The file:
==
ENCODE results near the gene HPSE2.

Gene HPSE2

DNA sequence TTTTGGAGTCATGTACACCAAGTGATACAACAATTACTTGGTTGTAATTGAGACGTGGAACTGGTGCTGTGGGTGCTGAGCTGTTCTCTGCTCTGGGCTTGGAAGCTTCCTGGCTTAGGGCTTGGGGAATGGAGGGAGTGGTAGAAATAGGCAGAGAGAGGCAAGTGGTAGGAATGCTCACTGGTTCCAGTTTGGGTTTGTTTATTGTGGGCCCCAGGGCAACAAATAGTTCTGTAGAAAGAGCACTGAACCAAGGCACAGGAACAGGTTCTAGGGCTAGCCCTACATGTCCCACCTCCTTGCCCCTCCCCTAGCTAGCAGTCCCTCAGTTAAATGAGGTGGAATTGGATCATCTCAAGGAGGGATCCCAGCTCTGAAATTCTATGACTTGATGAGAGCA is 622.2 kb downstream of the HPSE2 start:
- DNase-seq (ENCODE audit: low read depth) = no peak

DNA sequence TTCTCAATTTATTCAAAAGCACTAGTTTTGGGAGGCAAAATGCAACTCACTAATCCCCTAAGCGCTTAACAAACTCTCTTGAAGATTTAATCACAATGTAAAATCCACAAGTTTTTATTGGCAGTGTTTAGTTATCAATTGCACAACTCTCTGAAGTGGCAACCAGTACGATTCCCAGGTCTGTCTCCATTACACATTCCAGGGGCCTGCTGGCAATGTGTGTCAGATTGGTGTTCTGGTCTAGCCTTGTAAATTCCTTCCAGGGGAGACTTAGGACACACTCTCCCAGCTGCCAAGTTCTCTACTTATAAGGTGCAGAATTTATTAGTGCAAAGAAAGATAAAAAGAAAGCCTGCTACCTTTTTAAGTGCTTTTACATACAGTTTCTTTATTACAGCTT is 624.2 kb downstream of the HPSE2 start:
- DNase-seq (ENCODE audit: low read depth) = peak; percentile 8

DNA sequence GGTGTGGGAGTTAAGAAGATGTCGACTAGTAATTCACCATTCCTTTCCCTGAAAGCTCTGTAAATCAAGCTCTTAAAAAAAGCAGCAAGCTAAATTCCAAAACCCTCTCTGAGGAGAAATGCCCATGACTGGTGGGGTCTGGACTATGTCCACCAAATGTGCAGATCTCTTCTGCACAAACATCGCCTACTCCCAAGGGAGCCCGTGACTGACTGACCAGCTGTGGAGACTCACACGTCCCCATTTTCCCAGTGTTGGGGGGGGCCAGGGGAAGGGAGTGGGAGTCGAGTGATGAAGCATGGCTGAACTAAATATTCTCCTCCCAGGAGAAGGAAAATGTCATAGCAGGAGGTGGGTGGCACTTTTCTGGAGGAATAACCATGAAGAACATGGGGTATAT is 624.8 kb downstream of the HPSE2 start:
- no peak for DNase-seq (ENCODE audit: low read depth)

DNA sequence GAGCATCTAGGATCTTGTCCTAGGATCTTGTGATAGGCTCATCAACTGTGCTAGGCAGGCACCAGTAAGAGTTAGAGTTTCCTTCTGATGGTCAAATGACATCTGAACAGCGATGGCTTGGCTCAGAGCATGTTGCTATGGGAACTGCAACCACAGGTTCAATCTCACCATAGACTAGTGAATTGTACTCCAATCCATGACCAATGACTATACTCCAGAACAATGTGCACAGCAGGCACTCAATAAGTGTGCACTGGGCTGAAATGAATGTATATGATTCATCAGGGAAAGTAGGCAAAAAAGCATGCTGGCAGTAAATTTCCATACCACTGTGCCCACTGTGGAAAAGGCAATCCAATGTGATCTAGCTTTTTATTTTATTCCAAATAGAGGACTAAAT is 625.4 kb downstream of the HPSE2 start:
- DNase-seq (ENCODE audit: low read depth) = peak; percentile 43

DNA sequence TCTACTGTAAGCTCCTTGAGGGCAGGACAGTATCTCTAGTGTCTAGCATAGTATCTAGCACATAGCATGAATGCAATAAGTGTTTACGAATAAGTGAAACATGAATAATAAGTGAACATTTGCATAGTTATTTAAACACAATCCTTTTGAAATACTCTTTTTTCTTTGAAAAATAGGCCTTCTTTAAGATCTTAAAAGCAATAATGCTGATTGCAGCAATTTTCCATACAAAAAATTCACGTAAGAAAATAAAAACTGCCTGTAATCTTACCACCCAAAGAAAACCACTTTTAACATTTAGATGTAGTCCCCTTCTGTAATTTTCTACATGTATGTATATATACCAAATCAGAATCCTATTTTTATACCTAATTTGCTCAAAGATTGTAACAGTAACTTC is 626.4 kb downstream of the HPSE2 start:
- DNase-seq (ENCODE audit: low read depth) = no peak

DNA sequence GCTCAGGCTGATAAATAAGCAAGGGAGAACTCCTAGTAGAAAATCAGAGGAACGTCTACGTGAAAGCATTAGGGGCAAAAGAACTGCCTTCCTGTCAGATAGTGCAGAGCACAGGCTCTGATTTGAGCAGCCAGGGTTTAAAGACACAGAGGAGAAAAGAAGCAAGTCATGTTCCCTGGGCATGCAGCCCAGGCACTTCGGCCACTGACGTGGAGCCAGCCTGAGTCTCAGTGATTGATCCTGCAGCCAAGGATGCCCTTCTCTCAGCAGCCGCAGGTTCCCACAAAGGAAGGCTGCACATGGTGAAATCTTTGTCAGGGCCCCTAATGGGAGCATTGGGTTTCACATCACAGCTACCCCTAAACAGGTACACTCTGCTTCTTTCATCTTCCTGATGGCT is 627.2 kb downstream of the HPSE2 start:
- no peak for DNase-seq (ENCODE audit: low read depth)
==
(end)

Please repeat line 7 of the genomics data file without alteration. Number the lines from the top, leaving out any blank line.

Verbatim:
DNA sequence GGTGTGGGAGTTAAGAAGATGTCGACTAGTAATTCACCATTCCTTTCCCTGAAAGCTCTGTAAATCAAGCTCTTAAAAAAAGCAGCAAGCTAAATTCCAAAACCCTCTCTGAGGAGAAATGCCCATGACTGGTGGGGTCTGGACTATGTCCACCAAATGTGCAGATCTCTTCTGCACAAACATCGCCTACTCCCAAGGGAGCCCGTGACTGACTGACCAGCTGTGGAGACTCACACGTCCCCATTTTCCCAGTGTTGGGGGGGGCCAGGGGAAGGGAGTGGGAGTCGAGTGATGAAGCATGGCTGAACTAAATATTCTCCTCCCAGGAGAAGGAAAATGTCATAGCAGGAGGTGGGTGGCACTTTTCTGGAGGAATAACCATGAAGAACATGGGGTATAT is 624.8 kb downstream of the HPSE2 start: